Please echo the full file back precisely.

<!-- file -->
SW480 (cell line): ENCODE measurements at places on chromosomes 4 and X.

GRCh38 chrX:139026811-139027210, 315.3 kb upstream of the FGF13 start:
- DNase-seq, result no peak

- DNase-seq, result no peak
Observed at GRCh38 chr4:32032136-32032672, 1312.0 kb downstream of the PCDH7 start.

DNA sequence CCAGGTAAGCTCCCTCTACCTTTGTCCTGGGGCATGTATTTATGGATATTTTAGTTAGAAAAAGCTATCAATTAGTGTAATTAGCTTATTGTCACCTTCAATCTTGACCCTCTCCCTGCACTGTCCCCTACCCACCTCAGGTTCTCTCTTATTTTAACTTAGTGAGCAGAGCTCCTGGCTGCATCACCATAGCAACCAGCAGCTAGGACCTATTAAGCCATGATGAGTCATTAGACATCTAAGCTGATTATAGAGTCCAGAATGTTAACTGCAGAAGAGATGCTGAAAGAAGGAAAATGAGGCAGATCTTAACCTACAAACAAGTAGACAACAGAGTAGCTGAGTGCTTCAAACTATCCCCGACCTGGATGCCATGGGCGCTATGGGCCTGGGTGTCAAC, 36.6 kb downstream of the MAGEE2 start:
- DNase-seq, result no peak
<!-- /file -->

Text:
SW480 (cell line): ENCODE measurements at places on chromosomes 4 and X.

GRCh38 chrX:139026811-139027210, 315.3 kb upstream of the FGF13 start:
- DNase-seq, result no peak

- DNase-seq, result no peak
Observed at GRCh38 chr4:32032136-32032672, 1312.0 kb downstream of the PCDH7 start.

DNA sequence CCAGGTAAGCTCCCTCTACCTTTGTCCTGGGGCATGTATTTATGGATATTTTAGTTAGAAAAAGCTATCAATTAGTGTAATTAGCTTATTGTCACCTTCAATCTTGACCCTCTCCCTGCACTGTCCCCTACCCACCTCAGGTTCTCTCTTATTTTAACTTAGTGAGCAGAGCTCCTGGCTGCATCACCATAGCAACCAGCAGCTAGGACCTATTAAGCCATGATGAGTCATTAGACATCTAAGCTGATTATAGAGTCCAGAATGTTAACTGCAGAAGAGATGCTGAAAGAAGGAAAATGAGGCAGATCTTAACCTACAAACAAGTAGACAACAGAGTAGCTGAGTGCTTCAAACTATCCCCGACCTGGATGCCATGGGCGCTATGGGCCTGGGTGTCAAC, 36.6 kb downstream of the MAGEE2 start:
- DNase-seq, result no peak